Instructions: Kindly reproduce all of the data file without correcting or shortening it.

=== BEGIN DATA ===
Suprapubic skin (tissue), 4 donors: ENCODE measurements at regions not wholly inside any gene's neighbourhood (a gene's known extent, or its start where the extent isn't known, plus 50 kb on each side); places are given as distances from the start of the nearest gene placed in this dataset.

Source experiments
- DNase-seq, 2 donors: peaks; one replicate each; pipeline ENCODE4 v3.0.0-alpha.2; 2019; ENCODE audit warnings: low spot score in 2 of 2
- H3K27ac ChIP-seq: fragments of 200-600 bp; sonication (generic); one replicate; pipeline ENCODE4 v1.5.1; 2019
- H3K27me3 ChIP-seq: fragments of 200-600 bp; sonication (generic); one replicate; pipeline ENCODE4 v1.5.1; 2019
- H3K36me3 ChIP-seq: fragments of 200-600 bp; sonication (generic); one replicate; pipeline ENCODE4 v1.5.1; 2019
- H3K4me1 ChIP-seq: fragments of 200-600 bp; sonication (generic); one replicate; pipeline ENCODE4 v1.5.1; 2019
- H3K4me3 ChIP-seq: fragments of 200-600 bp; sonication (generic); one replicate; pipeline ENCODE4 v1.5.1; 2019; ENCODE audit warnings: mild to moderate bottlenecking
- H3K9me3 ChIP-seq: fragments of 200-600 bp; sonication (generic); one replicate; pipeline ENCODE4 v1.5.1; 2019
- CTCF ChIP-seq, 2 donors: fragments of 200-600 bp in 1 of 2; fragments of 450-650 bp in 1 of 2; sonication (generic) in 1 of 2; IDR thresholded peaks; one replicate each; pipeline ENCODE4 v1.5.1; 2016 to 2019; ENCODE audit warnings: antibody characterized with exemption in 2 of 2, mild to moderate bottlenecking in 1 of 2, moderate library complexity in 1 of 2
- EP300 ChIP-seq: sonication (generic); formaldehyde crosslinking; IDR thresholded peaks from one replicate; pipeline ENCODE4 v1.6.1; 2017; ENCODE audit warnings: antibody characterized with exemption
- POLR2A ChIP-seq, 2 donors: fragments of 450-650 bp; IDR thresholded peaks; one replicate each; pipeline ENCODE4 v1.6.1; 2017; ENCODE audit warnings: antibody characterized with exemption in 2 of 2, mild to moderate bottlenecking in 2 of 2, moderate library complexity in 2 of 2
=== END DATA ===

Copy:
Suprapubic skin (tissue), 4 donors: ENCODE measurements at regions not wholly inside any gene's neighbourhood (a gene's known extent, or its start where the extent isn't known, plus 50 kb on each side); places are given as distances from the start of the nearest gene placed in this dataset.

Source experiments
- DNase-seq, 2 donors: peaks; one replicate each; pipeline ENCODE4 v3.0.0-alpha.2; 2019; ENCODE audit warnings: low spot score in 2 of 2
- H3K27ac ChIP-seq: fragments of 200-600 bp; sonication (generic); one replicate; pipeline ENCODE4 v1.5.1; 2019
- H3K27me3 ChIP-seq: fragments of 200-600 bp; sonication (generic); one replicate; pipeline ENCODE4 v1.5.1; 2019
- H3K36me3 ChIP-seq: fragments of 200-600 bp; sonication (generic); one replicate; pipeline ENCODE4 v1.5.1; 2019
- H3K4me1 ChIP-seq: fragments of 200-600 bp; sonication (generic); one replicate; pipeline ENCODE4 v1.5.1; 2019
- H3K4me3 ChIP-seq: fragments of 200-600 bp; sonication (generic); one replicate; pipeline ENCODE4 v1.5.1; 2019; ENCODE audit warnings: mild to moderate bottlenecking
- H3K9me3 ChIP-seq: fragments of 200-600 bp; sonication (generic); one replicate; pipeline ENCODE4 v1.5.1; 2019
- CTCF ChIP-seq, 2 donors: fragments of 200-600 bp in 1 of 2; fragments of 450-650 bp in 1 of 2; sonication (generic) in 1 of 2; IDR thresholded peaks; one replicate each; pipeline ENCODE4 v1.5.1; 2016 to 2019; ENCODE audit warnings: antibody characterized with exemption in 2 of 2, mild to moderate bottlenecking in 1 of 2, moderate library complexity in 1 of 2
- EP300 ChIP-seq: sonication (generic); formaldehyde crosslinking; IDR thresholded peaks from one replicate; pipeline ENCODE4 v1.6.1; 2017; ENCODE audit warnings: antibody characterized with exemption
- POLR2A ChIP-seq, 2 donors: fragments of 450-650 bp; IDR thresholded peaks; one replicate each; pipeline ENCODE4 v1.6.1; 2017; ENCODE audit warnings: antibody characterized with exemption in 2 of 2, mild to moderate bottlenecking in 2 of 2, moderate library complexity in 2 of 2